Recently, the president of the Republic of Haiti, Mr Jovenel Moïse, seems to have wind in the sails and more than one iron in the fire. One moment he is working on the elections which he is pretending wanting to organize as soon as possible, and the next moment he wants to produce a new constitution no matter what. So far no date for the elections has been announced and the president does not seem to have any of the means at his disposal necessary to organize them. Ever since the Temporary Election Council (CEP) resigned en masse, the president has been searching everywhere for allies to compose a new Council. But the sectors that traditionally form part of the CEP have all declined to participate unless there is a real political consensus in the country. Still, the president has announced that he has already more than the seven required names in his pocket to form his election council.
At the same time, the president is doing everything possible to produce a new Constitution. Some people are wondering what will come first: the Constitution or the elections? Nobody has any clear idea about the intentions of the president. Anyway, every week during the month of August, activities took place at the National Palace where unknown groups came by to present their proposals for a new constitution. The streets of Port-au-Prince are lined with numerous banners claiming the same thing. And there is talk that everywhere in the countryside meetings are being organized on the same issue. It looks like a nice machinery is being set up to deliver a new Constitution, without participation of vital sectors of society, all by a president who has been asked to resign while the country is in economic and political crisis.
The Integrated Bureau of the United Nations in Haiti (BINUH), which mandate includes the support of constitutional reform, has remained silent. More than one person has asked if the United Nations are behind all these manoeuvres, which are a clear violation of the fundamental right of the Haitian people to have rules in place to direct themselves. In a discussion paper on the presence of BINUH in Haiti, published in January 2020, several civil society organisations gave the following warning: “The organisations are concerned as to whether the letter of General Secretary Antonio Guterres dated May 13, 2019 is predicting assistance of the BINUH with regard to a constitutional reform of the Haitian government. The Haitian organisations are warning about a possible support of the United Nations for this constitutional reform while the democratic institutions in the country are not in place at the moment and the president is very unpopular.”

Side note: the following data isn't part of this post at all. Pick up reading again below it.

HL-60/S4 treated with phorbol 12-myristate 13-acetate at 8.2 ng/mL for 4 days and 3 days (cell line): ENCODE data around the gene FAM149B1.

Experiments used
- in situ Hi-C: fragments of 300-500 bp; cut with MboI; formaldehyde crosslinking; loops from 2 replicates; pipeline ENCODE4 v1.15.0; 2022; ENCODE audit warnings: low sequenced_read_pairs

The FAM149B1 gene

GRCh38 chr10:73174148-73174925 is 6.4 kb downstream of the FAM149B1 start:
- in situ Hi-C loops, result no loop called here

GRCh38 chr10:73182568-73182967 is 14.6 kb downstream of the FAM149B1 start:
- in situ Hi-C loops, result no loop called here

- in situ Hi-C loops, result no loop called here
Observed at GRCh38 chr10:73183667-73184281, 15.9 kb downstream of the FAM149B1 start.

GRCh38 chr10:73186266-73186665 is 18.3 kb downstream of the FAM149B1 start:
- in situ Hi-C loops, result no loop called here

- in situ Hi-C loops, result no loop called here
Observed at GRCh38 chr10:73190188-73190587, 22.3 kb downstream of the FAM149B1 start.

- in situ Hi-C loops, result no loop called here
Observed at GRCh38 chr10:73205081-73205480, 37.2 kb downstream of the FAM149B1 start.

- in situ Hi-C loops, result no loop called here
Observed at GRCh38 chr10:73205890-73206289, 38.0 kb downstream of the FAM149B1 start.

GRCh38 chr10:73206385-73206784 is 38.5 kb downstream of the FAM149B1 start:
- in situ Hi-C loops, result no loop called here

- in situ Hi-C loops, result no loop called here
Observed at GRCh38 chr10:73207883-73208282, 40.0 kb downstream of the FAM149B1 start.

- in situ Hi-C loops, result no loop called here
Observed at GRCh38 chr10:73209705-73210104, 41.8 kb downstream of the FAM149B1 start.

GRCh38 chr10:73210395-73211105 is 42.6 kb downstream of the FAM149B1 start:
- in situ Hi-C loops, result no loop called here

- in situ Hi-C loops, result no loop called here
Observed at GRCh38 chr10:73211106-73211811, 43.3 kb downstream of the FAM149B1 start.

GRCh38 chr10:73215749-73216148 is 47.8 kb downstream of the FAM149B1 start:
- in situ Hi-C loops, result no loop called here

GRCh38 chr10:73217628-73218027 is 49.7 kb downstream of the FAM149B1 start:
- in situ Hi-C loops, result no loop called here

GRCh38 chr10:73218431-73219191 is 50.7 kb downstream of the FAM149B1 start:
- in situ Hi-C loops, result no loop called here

The current constitution has been approved by votes in 1987 after the fall of Jean Claude Duvalier, when the people were rejoicing and happy, having brought down a vicious dictator, and they were determined to follow the road to democracy and progress. Everything, up to military coups, has been done to prevent its implementation, especially concerning the Constitution’s most innovative parts. Listening to the opponents and especially to the president, the current constitution does not give him much power to act. So he wants to get rid of an annoying straitjacket to return to past practices when the president had all the power. Surely, after thirty years, everyone agrees that it is time to revise the constitution or to make a new one. The opposition is also pleading for a new constitution, but not under the current conditions, without any consensus. We also don’t want a document that has been produced by obscure backroom boys in order to take away the democratic assets that have been won through an enormous struggle by the Haitian people
While this dance macabre is being playing, insecurity in the country continues to rise. Every day spectacular murders happen, taking human lives in all areas, while repression continues in the popular neighbourhoods. The latest killing that caught a lot of attention was the assassination of the lawyer Monferrier Dorval, distinguished professor of constitutional law, president of the Haitian Bar Association, who was murdered in front of his house during the evening of Friday August 28th. In Haiti, fear is slowly setting in. At the same time, demonstrations against these happenings are being announced.
In the history of Haiti, dictatorships always begin as follows: the preparation of a new constitution that is imposing new rules, often with some kind of support from one or the other international community and custom-made elections. Is Haiti at the crossroads of the establishment of a new dictatorship?